On DVD & Blu-Ray: October 18, 2016

There is a bit of trivia on the IMDB page for Independence Day: Resurgence that talks about how, after the success of the first film, 20th Century Fox paid screenwriter Dean Devlin a large sum of money to write a script for a sequel. The story goes though, that after completing the script for what would have been the original sequel to 1996's Independence Day Devlin decided not to turn it in and instead gave the money back to the studio. The trivia goes on to state that Devlin did this because he felt the story didn't live up to the first film. As we are now twenty years removed from that original film and have now seen what an Independence Day sequel looks like this course of action only seems to beg one question: how bad must that original sequel script have been? Could it really have retreaded the beats of the first film as much as Resurgence does? The only thing that differentiates the first film from this new one is the passage of time and how that has changed earth's technologies and defense systems while having what cast returns look a little older. The IMDB page goes on to say that it was only fifteen years later, when Devlin met up with director Roland Emmerich to try again, that they felt they had finally "cracked" a story for a sequel. Though it is difficult to be downright negative towards a film-story and character development certainly aren't Resurgence's strong suits and may even be the most laughable aspects of a movie that tries really hard to be funny. One can't help but feel that, in this scenario, "cracking" the story only meant they were offered a lot more money than before. If Resurgence does indeed deliver the story that Emmerich and Devlin thought more justified the existence of a sequel to their 1996 feature it can only now be concluded that they were only going to repeat themselves more with the scrapped screenplay. While Resurgence certainly finds moments of dumb fun and some rather spectacular action sequences given special effects have improved greatly in the last two decades it is more or less a retread of what we saw in that original movie in terms of ensemble cast and humans versus aliens. Granted, the question easily posed in response to that statement is, "what did you expect it to be?" and the answer to that is that they at least try to find a new way into that same old story. Video review here. Full review here. D

For a movie wholly concentrated on time, time travel, and the essence of time it sure feels like this sequel to the 2010 Alice in Wonderland is a huge waste of it. Time that is. Of course, given that 2010 Tim Burton film made north of a billion dollars at the box office it was an inevitability that we'd be getting a sequel sooner or later, but it's still somewhat surprising it has come this late. Six years have passed, a handful of other live action adaptations of classic Disney animated films have been made and yet here we are, back in Wonderland. Having not read the Lewis Carroll stories on which these adventures of Alice have been based one has to imagine that to have made as big a cultural impact as they have they were more inventive and innovative than the film adaptations we're now receiving. To say that is to say that Alice Through the Looking Glass is no more interesting or compelling than its predecessor. It wasn't without hope that this viewer walked into this six year later sequel with optimism that new director James Bobin (The Muppets) might bring something fresh and exciting to what otherwise felt like the jaded side of Tim Burton that was incarnated in his predecessor. Transforming the widely known Wonderland as perceived by the naiveté of a child Alice, Burton turned the fantasy world into Underland and gave us a darker film than expected. That was all well and good until the movie didn't really work, but Bobin has now come along to bring to life a brighter, more enticing time in the realm of Wonderland as our heroine must travel through space and time to try and save the dying of depression Mad Hatter (Johnny Depp). This brings to mind the biggest undoing of Through the Looking Glass in that its narrative drive simply isn't compelling enough to sustain its nearly two hour runtime. It becomes repetitive and as if it is searching for disparate plot strands to try and pull together a complete story. Linda Woolverton, who has made a career out of writing Disney films (including The Lion King and Beauty and the Beast), adapted Carroll's story here and while there are certainly moments of inspired humor, a few nice character moments, and grand majestic visuals by way of Bobin and the special effects team, there is no substance to the product as a whole. It is a wonder how forgettable the film turns out to be. Video review here. Full review here. D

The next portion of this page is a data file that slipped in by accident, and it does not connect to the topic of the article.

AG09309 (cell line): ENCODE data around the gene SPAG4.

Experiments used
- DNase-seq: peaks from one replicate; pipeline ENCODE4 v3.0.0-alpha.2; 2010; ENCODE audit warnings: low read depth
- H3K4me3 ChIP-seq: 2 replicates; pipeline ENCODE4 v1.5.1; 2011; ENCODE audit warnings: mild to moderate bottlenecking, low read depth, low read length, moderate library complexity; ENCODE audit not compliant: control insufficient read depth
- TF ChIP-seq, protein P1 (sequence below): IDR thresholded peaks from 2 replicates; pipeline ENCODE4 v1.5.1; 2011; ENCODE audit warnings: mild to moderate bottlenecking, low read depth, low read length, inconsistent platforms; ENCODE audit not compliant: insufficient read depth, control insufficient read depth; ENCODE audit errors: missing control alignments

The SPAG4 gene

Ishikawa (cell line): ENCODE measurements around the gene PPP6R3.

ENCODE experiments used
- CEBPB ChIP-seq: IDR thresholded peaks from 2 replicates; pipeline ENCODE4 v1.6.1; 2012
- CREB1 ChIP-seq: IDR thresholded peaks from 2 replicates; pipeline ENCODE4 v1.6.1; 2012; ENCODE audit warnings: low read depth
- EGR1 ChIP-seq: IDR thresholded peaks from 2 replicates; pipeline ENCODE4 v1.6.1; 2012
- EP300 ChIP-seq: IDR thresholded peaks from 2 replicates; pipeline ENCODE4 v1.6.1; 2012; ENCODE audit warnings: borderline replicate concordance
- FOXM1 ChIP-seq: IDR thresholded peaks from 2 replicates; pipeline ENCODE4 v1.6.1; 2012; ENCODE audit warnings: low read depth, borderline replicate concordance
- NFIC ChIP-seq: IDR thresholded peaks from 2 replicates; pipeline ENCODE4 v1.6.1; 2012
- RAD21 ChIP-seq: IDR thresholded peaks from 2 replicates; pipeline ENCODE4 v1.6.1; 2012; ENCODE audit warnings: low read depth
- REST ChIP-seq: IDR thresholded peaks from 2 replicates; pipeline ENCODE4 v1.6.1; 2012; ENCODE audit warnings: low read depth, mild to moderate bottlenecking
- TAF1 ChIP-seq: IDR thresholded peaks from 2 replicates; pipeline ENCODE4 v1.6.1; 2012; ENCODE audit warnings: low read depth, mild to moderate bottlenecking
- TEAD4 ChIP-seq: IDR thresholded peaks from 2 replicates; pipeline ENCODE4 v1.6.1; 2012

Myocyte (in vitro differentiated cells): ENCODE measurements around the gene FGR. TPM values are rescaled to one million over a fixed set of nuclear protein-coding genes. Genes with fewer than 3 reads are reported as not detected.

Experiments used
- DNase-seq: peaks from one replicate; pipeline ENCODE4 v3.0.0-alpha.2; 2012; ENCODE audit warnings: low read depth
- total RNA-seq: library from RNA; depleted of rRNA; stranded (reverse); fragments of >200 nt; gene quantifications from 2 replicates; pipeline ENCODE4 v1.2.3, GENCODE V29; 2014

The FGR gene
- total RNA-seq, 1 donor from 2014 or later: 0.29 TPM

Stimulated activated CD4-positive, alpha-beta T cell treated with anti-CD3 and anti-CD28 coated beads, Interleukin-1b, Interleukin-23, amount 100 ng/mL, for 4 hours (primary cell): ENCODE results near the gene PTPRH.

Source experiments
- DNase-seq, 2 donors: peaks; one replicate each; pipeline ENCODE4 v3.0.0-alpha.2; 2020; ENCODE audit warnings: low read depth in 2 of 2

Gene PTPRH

Café Society is a movie I wanted to like more and more as the film played on, but as it did so I actually liked it less and less. Beginning with the standard narration from writer/director Woody Allen that drops us into this tale of a young man looking for a place where the grass might be greener things are promising enough. We are introduced to a cadre of family members around our protagonist, Bobby (Jesse Eisenberg), who will inevitably inform where this current inclination to leave his father's failing jewelry business and move across the country to Los Angeles will actually take him. It is 1930's Los Angeles no less and so Bobby is struck by the great seduction of movie stars, movie star parties, and the most beautiful of people to allure him to the city. It is a place considered mythic to the otherwise unrefined Bobby who has been stuck in Manhattan his entire life. The promise of new beginnings, though somewhat stalled by the disregard of his Uncle Phil (Steve Carell), and the downright gorgeous cinematography of Vittorio Storaro that bathes all of golden age Hollywood in gold lends Café Society this vibrant and crisp feeling that resonates strongly with the modern audience hoping to catch a glimpse of the glitz and glamour of 1930's Hollywood that is well-documented, but too rarely brought to life. This fascination can only last so long though before it becomes clear Allen's latest isn't necessarily about the introspection of this period in history or even a story that compliments the time period in lending insight to the names and faces we all know, but would like to know better. Instead, Café Society becomes a story solely about the romantic plight of Bobby, an Allen surrogate that Eisenberg again plays tremendously without the burden of having the actual Allen co-star alongside him as he did in 2012's To Rome With Love, but as with that film Café Society ends up offering little more than Allen's insecure yet intellectual quips on love, life, and religion among other things. Unfortunately, at this point such musings without an exceptional story on which to convey them simply feel like little more than standard meditations. It is unfortunate there isn't more imagination and wonder behind this latest excursion of Allen's for Café Society's potential initially feels as fresh and crisp as Bobby's outlook upon arriving in Los Angeles. Full review here. C